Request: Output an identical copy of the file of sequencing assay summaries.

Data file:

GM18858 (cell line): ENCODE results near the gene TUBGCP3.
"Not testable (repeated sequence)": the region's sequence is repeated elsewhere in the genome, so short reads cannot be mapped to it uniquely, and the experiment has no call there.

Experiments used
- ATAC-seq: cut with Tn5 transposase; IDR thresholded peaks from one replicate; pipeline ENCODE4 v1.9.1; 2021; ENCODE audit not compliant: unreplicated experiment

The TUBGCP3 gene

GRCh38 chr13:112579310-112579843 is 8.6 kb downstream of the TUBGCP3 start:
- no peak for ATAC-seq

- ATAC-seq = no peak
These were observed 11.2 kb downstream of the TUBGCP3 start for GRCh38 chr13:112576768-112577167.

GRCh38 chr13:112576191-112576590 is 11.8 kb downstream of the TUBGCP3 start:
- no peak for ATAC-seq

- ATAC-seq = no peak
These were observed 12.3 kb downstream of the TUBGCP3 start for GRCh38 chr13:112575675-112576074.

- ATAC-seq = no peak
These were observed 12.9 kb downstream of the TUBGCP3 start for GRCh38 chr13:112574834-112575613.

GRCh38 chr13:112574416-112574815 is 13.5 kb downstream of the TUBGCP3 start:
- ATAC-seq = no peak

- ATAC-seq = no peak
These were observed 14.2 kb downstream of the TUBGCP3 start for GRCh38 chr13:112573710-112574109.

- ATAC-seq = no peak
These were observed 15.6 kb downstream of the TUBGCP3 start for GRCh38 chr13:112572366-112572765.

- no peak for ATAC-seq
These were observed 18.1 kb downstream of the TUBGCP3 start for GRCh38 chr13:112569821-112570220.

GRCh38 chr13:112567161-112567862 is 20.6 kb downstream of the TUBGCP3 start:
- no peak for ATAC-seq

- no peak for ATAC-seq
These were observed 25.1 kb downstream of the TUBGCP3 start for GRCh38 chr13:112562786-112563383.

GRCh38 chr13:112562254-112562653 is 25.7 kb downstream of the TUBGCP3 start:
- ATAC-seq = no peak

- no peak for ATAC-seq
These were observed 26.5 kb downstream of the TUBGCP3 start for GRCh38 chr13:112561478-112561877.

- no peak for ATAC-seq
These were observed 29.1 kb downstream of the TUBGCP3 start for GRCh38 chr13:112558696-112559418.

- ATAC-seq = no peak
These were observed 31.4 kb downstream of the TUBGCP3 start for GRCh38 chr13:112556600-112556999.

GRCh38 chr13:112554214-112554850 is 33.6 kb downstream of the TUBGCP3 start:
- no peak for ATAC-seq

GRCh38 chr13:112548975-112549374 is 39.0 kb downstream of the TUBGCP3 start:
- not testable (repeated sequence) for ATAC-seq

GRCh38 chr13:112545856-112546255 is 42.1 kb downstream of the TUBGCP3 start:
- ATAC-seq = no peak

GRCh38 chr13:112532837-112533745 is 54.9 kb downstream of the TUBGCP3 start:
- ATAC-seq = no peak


GM18858 (cell line): ENCODE results near the gene TUBGCP3.
"Not testable (repeated sequence)": the region's sequence is repeated elsewhere in the genome, so short reads cannot be mapped to it uniquely, and the experiment has no call there.

Experiments used
- ATAC-seq: cut with Tn5 transposase; IDR thresholded peaks from one replicate; pipeline ENCODE4 v1.9.1; 2021; ENCODE audit not compliant: unreplicated experiment

The TUBGCP3 gene

GRCh38 chr13:112579310-112579843 is 8.6 kb downstream of the TUBGCP3 start:
- no peak for ATAC-seq

- ATAC-seq = no peak
These were observed 11.2 kb downstream of the TUBGCP3 start for GRCh38 chr13:112576768-112577167.

GRCh38 chr13:112576191-112576590 is 11.8 kb downstream of the TUBGCP3 start:
- no peak for ATAC-seq

- ATAC-seq = no peak
These were observed 12.3 kb downstream of the TUBGCP3 start for GRCh38 chr13:112575675-112576074.

- ATAC-seq = no peak
These were observed 12.9 kb downstream of the TUBGCP3 start for GRCh38 chr13:112574834-112575613.

GRCh38 chr13:112574416-112574815 is 13.5 kb downstream of the TUBGCP3 start:
- ATAC-seq = no peak

- ATAC-seq = no peak
These were observed 14.2 kb downstream of the TUBGCP3 start for GRCh38 chr13:112573710-112574109.

- ATAC-seq = no peak
These were observed 15.6 kb downstream of the TUBGCP3 start for GRCh38 chr13:112572366-112572765.

- no peak for ATAC-seq
These were observed 18.1 kb downstream of the TUBGCP3 start for GRCh38 chr13:112569821-112570220.

GRCh38 chr13:112567161-112567862 is 20.6 kb downstream of the TUBGCP3 start:
- no peak for ATAC-seq

- no peak for ATAC-seq
These were observed 25.1 kb downstream of the TUBGCP3 start for GRCh38 chr13:112562786-112563383.

GRCh38 chr13:112562254-112562653 is 25.7 kb downstream of the TUBGCP3 start:
- ATAC-seq = no peak

- no peak for ATAC-seq
These were observed 26.5 kb downstream of the TUBGCP3 start for GRCh38 chr13:112561478-112561877.

- no peak for ATAC-seq
These were observed 29.1 kb downstream of the TUBGCP3 start for GRCh38 chr13:112558696-112559418.

- ATAC-seq = no peak
These were observed 31.4 kb downstream of the TUBGCP3 start for GRCh38 chr13:112556600-112556999.

GRCh38 chr13:112554214-112554850 is 33.6 kb downstream of the TUBGCP3 start:
- no peak for ATAC-seq

GRCh38 chr13:112548975-112549374 is 39.0 kb downstream of the TUBGCP3 start:
- not testable (repeated sequence) for ATAC-seq

GRCh38 chr13:112545856-112546255 is 42.1 kb downstream of the TUBGCP3 start:
- ATAC-seq = no peak

GRCh38 chr13:112532837-112533745 is 54.9 kb downstream of the TUBGCP3 start:
- ATAC-seq = no peak